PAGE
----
We return to our earlier theme to recap, refine, and update Gothic delights in what is becoming an annual ritual. Infocult readers and contributors offer the results of their shadowy investigations. (And some were added via comments to this post; thank you, commentators)
- Conrad Aiken, "Silent Snow, Secret Snow" (1933). There's an excellent Night Gallery version (two YouTube parts: 1, 2).
- Ambrose Bierce, "Charles Ashmore's Trail" (1893) (one copy)
- Algernon Blackwood, "The Wendigo" (1910).
- John W. Campbell, "Who Goes There?" (1938). Filmed twice, as The Thing from Another World (1951), then by John Carpenter as The Thing (1982). Wikipedia's entry also claims Horror Express (1973) as a version.
- [Chaosium], The Ithaqua Cycle (2006). Steve B recommends "The Wind Has Teeth," by Greg Vance and Scott Urban (originally in When the Black Lotus Blooms, 1990).
- Død snø ("Dead Snow", 2009). Nazi zombies in Norway. Official site. Cute line from trailer: "Ein! Zwei! Die!"
- August Derleth, "The Drifting Snow"
- The Goblin Man of Norway (1999). Mockumentary for an Xbox game, Too Human (2008; development hell is Gothic enough). Semi-ARG. On YouTube:
- Charles Grant, "Caesar, Now Be Still" (1978).
- Clemence Housman, "The Were-Wolf" (1896) (Gutenberg text, with illustrations)
- Stephen King, The Shining (1977). The great 1980 film.
- Kuolleiden Talvi ("Winter of the Dead", 2007). Zombies attack Finland in this student film. Part 1 on YouTube.
- The Last Winter (Larry Fessenden, 2006).
- Lights Out, "Northern Lights." (mp3) "[A]nother great audio drama from Wyllis Cooper", says HP.
A sound, a humming, a crackling somewhere inside your head. And there are times when you'd swear it's a voice talking to you -- talking in some kind of strange language you can almost understand, filling your whole being with a kind of desperate, inescapable terror.
- H. P. Lovecraft, At the Mountains of Madness (1936). Picks up on Poe (see below).
- H. P. Lovecraft Historical Society, A Very Scary Solstice. Prepare to carol! Behold the video version:
(thanks to wifey for the timely gift)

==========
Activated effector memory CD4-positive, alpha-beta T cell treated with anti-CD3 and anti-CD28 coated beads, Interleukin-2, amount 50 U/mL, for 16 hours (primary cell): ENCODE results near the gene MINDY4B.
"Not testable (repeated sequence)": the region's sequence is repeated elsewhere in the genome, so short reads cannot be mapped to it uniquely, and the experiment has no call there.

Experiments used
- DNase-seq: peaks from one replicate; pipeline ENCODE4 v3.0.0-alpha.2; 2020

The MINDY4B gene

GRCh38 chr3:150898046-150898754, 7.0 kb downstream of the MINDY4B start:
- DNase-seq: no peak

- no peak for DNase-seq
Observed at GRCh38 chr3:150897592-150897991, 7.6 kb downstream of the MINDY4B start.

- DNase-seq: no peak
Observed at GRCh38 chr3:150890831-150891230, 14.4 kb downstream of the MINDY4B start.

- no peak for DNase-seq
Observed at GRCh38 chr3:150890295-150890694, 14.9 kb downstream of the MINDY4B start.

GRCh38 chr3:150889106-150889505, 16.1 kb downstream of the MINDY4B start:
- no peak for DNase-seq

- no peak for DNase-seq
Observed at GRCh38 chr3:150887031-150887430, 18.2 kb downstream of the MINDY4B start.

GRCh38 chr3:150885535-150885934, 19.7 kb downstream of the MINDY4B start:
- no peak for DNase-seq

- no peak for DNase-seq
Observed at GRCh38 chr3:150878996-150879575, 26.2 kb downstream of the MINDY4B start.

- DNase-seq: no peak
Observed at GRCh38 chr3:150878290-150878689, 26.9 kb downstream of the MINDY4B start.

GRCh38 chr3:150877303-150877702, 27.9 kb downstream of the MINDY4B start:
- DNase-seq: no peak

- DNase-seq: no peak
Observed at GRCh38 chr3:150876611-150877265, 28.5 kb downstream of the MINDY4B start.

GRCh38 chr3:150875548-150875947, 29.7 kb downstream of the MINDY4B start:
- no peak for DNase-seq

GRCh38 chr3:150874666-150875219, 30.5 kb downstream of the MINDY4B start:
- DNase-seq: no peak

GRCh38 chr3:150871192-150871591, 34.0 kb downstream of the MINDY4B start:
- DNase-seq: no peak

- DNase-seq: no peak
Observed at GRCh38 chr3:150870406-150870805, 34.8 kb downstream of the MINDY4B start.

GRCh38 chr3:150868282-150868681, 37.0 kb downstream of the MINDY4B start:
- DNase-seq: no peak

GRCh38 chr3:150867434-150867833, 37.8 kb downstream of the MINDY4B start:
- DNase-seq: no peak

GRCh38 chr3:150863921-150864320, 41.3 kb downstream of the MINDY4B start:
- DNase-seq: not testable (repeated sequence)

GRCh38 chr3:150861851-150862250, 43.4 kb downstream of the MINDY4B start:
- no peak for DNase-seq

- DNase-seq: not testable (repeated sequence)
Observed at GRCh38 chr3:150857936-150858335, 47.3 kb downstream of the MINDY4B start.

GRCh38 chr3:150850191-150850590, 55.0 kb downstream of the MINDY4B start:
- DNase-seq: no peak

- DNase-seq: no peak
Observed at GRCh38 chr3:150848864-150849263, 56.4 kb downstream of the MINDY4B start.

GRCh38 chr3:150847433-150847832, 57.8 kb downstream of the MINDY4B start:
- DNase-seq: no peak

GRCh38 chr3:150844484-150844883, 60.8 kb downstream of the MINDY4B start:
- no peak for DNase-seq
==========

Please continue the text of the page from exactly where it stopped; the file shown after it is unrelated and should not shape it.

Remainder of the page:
- "Maybe Later We Can Make A Snowman." A very fine, twisted blog post about winter holiday horrors (blogged way back in '05).
- Edgar Allan Poe, The Case of Arthur Gordon Pym (1837) (one text). Poe's only novel, climaxing in a doomed Antarctic expedition. See also Lovecraft and Verne items on this list, for sequelae.
- Phil Pullman, Northern Lights (1995) (The Golden Compass, US title). This superb children's novel is focused on the Arctic, including expeditions, a lab doing medical experiments on children (!), a great ice battle, and a mind-blowing final scene. The book is filled with frights and dread, uncannily aiming at a legion of kids' fears.
- Thomas Pynchon, the Iceland Spar section of Against the Day (2006), 138-155 (see wiki here and here), an Arctic expedition and its horrible aftermath.
- Ravenous (1999), fun historical horror, well suited to the Christmas meal.
- Mary Shelley, Frankenstein (1818): the polar expedition framing story and the monster confronting Victor on the glacier.
- Dan Simmons, The Terror (2007). A doomed polar expedition, with a Poe story reenactment.
- Jules Verne, Le Sphinx des Glaces ("Ice Sphinx", better known as "An Antarctic Mystery", 1897). A sequel to Poe's Pym (see item on this list). Gutenberg edition of one English translation.
- The Wendigo in folklore.
- The Wicker Man (1973). The great solstice movie of all time. There is no remake.
- X-files, "Ice" (1993). Arctic fun with Mulder and Scully.
This list needs more stories. And more women.
(many thanks to Steven B, HP, Steven Kaye, Wolf, and more chilly pals)